Bias in Tagging and Indexing Schemes

Dear Julia et al. Some feedback on your article…

Wikipedia, sociology, and the promise and pitfalls of Big Data by Julia Adams and Hannah Bruckner

Have you considered the issue of gender bias in tagging (keywords and metatags)?

There was an interesting study done by the Pew Foundation a few years ago.

Tagging by Lee Rainie

I think you’d see implicit gender bias in the vernacular of categorizations in any crowd-sourced product. The overt top-down bias due to constitution of the editorship (predominantly male) addressed in your article may be only one manifestation of the issue. I’d wager it’s happening from the bottom-up too!

I wonder if the reverse was true back in the “Wild West” pre-OCLC/Internet days of manual indexing and abstracting—which, FYI, was done primarily by women.

I picked up an MLS back in the early 1980s (in the interest of cataloging my “boring book” collection) and couldn’t help noticing I was 1 of 3 men out of 600+ women in the program. I was the only male in most courses such as Children’s Literature (aka “kitty lit”). That was the norm for schools of library science back then and I wonder if the gender balance has changed.

There were so few of us embarking on a library career, in fact, that affirmative action played in our favor. We were referred to as “future library directors”–the implication being that by virtue of harboring a Y-chromosome–we’d be fast-tracked into leadership roles. The inverse consequence is that women ended up tracked into tactical roles, like indexing and abstracting, affirming my belief that a feminine perspective far more pervades in the categorizations of the corpus than you’d think.

Thus, might your Wikipedia findings be an instance of confirmation bias?

Here’s a further consideration; though there are established cataloging rule sets, such as AACR2 (, the application of those rules was/is rather capricious, and certainly vulnerable to other frames of reference such as race, religion, etc. AACR2 doesn’t apply strictly to print resources, BTW. I remember having to catalog various non-print artifacts—stuff like globes and marble statues in library holdings.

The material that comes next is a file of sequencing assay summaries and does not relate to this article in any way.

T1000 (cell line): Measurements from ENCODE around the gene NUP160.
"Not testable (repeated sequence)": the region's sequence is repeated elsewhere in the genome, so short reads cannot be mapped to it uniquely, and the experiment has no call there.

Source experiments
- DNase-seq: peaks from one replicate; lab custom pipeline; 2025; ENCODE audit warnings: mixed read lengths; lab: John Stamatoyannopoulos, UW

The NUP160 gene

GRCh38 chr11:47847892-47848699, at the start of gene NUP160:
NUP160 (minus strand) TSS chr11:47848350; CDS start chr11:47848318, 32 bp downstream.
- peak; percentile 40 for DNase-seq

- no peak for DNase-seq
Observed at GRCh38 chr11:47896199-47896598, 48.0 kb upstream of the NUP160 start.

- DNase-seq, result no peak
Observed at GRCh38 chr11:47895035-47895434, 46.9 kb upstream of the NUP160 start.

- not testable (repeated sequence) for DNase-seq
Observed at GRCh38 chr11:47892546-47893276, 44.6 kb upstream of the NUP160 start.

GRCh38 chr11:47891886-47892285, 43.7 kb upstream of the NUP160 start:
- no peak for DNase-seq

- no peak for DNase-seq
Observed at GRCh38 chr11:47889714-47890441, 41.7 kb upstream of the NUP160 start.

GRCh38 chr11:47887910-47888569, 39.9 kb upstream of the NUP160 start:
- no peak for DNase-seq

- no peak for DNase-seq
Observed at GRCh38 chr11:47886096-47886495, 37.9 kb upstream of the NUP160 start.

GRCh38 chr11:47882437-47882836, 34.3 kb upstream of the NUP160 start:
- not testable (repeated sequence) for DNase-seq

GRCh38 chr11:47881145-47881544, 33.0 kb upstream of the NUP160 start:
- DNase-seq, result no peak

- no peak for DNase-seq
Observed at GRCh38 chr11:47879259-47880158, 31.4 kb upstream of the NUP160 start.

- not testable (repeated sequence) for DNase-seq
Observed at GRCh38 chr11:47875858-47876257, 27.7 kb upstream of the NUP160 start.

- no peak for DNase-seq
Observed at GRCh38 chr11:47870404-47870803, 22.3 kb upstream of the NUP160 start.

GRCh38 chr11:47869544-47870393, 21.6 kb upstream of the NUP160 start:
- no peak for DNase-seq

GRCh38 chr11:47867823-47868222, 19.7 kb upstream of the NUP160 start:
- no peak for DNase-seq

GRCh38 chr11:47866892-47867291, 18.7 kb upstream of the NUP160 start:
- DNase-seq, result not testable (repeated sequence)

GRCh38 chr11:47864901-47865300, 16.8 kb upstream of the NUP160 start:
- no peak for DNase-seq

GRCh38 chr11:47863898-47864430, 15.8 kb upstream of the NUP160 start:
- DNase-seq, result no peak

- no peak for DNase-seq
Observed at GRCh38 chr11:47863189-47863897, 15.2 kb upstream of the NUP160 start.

Not surprisingly, when you move away from textual material assessed by subject matter experts (most libraries won’t hire you without a 2nd content-specific masters), the variation in categorizations and descriptors increases markedly. It’s like two people arguing over the merits of a painting–which gets funky fast–and there’s no accounting for taste.

The lack of inter-rater reliability was bad enough that any two librarians–take one in LA and another in NYC–would invariably come up with bizarrely different categorizations. I hadn’t considered demographic issues like gender or race as bias factors in indexing schemes back in the ’80s.

I was so taken aback by this that I considered dropping out of the program. This was instigated from feedback that I–the lone male in a course entitled Acquisitions and Organization–received from a professor–who happened to be a female–on my classification of an object d’art. While we disagreed on our respective interpretations of the “rules”–and I maintain to this day I was right–the fact is that authority rules the day.